JAPAN - In this new third-part series, Stuart Hoggard takes us through the evolution of packaging in Japan, and the drivers impacting on the industry today.
To the Western eye, Japanese packaging is ornate and thought of as wickedly expensive. However, to understand the key drivers of packaging technology development in Japan, it is important to understand the evolution of the Japanese package.
Originally, Japanese packaging performed a completely different function than in the West, where it first emerged as product protection and preservation: think 18th century barrels of salted meat on the long haul round the Cape to far flung colonies, or wooden clipper-ships returning from India laden with wooden tea-chests lined with tin foil (the first standard size transport container). As Britain became a ‘nation of shopkeepers’, the retail trade began to require that the package also perform a promotional function, and technology evolved from there to where we are today.
Japanese packaging however has a completely different base starting point: from 1603 until 1868 Japan was a feudal society - the Edo era, ruled by a class system that side-lined the Emperor and placed the Shogun and his vassals at the centre of power. Industrialisation didn’t begin in Japan until the late 19th century, and with no far-flung colonies, Japan had no real need for transport containers.
The two hundred-year long Edo period is fondly looked back on as the ‘golden age’ - an era of samurai adhering to a moral code ‘the way of the warrior’, faithful to their warlord; the Japanese equivalent of Robin Hood, William Tell or Zorro, the era is heavily romanticised in cinema, TV drama and manga comics today.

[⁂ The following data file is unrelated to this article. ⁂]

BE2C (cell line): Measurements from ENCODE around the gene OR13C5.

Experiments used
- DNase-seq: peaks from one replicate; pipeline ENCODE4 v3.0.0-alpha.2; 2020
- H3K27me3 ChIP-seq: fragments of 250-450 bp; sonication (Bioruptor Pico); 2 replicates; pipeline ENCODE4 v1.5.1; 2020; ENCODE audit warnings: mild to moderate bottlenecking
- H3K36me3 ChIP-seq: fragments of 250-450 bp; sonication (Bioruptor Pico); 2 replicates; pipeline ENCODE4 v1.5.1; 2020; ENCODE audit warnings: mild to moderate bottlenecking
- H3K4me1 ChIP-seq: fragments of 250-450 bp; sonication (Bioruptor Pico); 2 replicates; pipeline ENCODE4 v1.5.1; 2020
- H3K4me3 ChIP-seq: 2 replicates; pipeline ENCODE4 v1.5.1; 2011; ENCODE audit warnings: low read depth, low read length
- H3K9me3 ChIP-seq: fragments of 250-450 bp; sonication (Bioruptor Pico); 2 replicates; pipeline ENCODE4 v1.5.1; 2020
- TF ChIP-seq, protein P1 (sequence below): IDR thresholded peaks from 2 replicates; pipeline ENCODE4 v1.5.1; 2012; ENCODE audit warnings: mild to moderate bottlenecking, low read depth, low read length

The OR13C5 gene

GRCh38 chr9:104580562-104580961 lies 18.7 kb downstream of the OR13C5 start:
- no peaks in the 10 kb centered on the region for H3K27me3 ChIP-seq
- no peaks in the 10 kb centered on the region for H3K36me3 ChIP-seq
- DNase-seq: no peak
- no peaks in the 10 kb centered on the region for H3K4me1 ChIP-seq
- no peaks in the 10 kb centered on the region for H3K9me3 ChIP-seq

And rightly so, most of today’s Japanese arts and culture - the tea ceremony, flower arranging, art, poetry, as well as jujitsu, kendo and the marshal arts – emerged in the Edo era.
But in any highly structured feudal society ‘gift giving’ is embedded deep; today we might call it institutionalised corruption as those of lower rank seek favour from their betters or in reverse as those above seek the support of their serfs and retainers by spreading largesse.
And herein lies the problem: the lower ranks in 17th Century Japan were grindingly poor, and their ability to present impressive gifts limited. Over time the gift itself became less important than the elaborate wrapping and presentation that contained whatever humble present it contained.
Furoshiki, the tradition of wrapping, survives today as an art-form just as complex as calligraphy, flower arranging or the tea ceremony.
In a Furoshiki demonstration at the recent Tokyo Pack 2014, ladies from the equivalent of the Women’s’ Institute showed how squares of printed cloth, often cut from an old kimono, could be folded, corners tied in complex knots to wrap the shape of whatever product is to be given: an apple, a book, a sake bottle – or two. Occasionally the wrapping could form a shape recognisable as a bunny or some other cute character.
It was the skill, and care, with which the gift is wrapped that became the focus, rather than the gift itself, – quite literally it was the thought that counted, as gift giving became ritualised the masses could ‘delight’ their superiors with the care that went into the packaging of whatever humble gift they had to give.
In Furoshiki the objective is to ‘delight’, and there lies the base-line key word for modern packaging design in Japan: the object is to ‘delight’ the consumer.
Not just with graphics (though they do play an important role), but the aim is to deliver a total packaging experience: a clever self-spouting closure that eliminates the drip in a detergent pouch, a valve in a coffee pack that permits the aroma to be smelled in-store, an odour absorbent film for take-away meals to ensure that your carry-out curry doesn’t leave a smell in your apartment lift.
It isn’t a word that would necessarily appear in the Western packaging designer’s lexicon, but all contemporary packaging design in Japan must ‘delight’.
Extracted from the 280-page heavily illustrated market analysis report: Zen & the Technology of Packaging Design in Japan.
Available from PackWebasia.com on 28 February @ US$5595 – pre-order now to get a 20% discount and pay just US$476!
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